Many of the superheroes in the DC Universe are hard to identify with. Unless you’re a billionaire mastermind orphan, an alien from a lost race or a woman born of the gods, things don’t always hit home. Yet, Barbara Gordon feels like someone that you’ve known your whole life, who managed to keep this tiny little secret from you. She’s insecure, quirky and enough of a badass to fight crime. She sounds like a character that fell out of a Joss Whedon production. She makes mistakes and her humanity shines through, unlike many other current heroes in DC Universe.
Batgirl #2 starts with a high-flying chase scene that proves that Barbara’s inner narrator might be her most prominent quality. She’s reckless, out of practice, but undeniably cheeky. From a tough guy panel, where she claims that she has the drop on “Mirror” to the very next panel where she panics that she’s coming in”toofasttoofasttoofast“, Batgirl’s inner narration drives the storyline. From one panel to the very next, you can see where she transitions from over-confidence to no confidence at all. We can see the struggle of a former superhero trying to get back in action. Seeing this kind of growth is arguably more interesting than seeing a well-established hero kick someone’s ass no big deal.
Throughout the issue, the reader may feel as if they are a concerned parent to this wise-cracking vigilante. With constant thoughts of “Why are you doing this?” or “You’re going to get yourself killed!” running through the reader’s head, one starts to realize that it’s hard to have confidence in someone that doesn’t have confidence in themselves.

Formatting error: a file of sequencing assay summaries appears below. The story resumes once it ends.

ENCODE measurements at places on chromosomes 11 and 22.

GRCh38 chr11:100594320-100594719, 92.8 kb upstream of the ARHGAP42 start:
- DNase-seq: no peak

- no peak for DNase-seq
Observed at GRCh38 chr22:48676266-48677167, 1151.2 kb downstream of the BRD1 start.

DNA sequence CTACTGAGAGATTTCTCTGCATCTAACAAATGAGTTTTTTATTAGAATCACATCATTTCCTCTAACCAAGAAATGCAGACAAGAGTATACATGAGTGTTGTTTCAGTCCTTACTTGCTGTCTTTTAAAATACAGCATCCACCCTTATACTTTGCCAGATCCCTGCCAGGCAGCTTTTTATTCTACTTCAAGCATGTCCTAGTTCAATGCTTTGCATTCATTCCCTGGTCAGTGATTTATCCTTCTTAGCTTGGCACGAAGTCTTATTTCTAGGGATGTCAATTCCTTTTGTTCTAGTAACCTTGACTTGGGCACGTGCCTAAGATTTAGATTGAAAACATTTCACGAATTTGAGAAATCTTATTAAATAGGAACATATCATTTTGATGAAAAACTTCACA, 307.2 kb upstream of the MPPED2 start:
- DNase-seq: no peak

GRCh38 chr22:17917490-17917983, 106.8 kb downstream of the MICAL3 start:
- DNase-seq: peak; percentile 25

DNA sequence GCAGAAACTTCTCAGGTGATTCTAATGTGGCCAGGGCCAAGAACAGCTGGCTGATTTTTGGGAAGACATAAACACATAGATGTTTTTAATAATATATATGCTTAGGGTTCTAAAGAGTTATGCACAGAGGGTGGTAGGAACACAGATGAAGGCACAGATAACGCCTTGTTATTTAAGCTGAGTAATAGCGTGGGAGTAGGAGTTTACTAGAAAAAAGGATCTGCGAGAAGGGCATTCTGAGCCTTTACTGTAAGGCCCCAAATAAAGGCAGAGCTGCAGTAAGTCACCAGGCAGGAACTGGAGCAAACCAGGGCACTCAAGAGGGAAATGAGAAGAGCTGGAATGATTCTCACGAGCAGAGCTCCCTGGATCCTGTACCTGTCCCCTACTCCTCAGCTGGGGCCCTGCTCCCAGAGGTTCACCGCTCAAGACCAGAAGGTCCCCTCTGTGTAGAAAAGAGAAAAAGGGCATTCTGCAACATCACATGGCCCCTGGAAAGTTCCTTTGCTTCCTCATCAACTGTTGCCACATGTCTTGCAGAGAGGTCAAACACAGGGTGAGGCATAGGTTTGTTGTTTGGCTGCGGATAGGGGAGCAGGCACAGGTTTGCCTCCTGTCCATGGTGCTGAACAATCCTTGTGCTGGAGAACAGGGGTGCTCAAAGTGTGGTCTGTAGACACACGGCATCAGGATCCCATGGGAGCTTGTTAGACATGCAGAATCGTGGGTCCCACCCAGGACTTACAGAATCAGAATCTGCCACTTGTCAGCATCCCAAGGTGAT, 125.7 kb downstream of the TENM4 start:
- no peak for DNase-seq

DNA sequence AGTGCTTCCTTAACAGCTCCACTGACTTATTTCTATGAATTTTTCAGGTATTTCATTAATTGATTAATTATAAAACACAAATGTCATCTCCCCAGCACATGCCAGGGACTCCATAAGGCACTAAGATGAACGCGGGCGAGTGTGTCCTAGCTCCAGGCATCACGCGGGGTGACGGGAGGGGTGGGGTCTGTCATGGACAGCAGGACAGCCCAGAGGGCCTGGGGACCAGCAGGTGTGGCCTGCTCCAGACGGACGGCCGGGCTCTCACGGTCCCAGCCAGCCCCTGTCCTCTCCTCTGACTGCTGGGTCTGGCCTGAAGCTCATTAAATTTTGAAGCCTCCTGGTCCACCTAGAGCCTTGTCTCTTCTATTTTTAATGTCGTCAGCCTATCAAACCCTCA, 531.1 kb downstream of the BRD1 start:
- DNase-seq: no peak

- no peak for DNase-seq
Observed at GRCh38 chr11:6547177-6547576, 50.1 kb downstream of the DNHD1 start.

The sophomore issue of Batgirl gives us more back story on what’s happening in Barbara’s personal life. Between a concerned and suspicious activist roommate and a tall-dark-and-whatever physical therapist guy she’s dating, Babs has her hands full. Like anyone after a great date would and some super-sleuthing, Batgirl swings through the city with a new found confidence. She also now has information on this “Mirror” character which leads her to the big finale/cliffhanger. While we haven’t figured out what his mirror cape actually does to those who look inside it (besides create some ridiculous pants-less flasher ideas), we discover what Mirror’s main objective.
The art team does a good job as well. Though, during the date scene, Gregor, the physical therapist, looks like he’s doing a great squinty Don Coreleone impression. I’m not sure he has eyes. Even though the art in that scene is a little strange, the team more than makes up for it with the illustrations in the rest of the book.
Gail Simone does great work in this issue. I think we’re going to be seeing a lot promise from this bat-themed quipster. With Issue #2 just as good as Issue #1, I can’t wait to see how this out-of-practice crime fighter keeps us on the hook for the next installment. You’ve made me care about Batgirl, Gail. Bravo.
Paden Wyatt is a jerk. But, he’s not just any jerk! He taps into his latent journalism powers to write terrible things about your favorite comic books and video games. His strengths are making nerds cry, high fives, laughing too loudly and sometimes, but rarely, civilized argument. His weaknesses are human baby-sized burritos, ice cream, tattoos, Welsh Corgis and Doctor Who. He resides in North-Central West Virginia with his mom and dad and could totally leave if he wanted to. Sometimes Paden is not a jerk, and you can follow him on twitter at @padenw.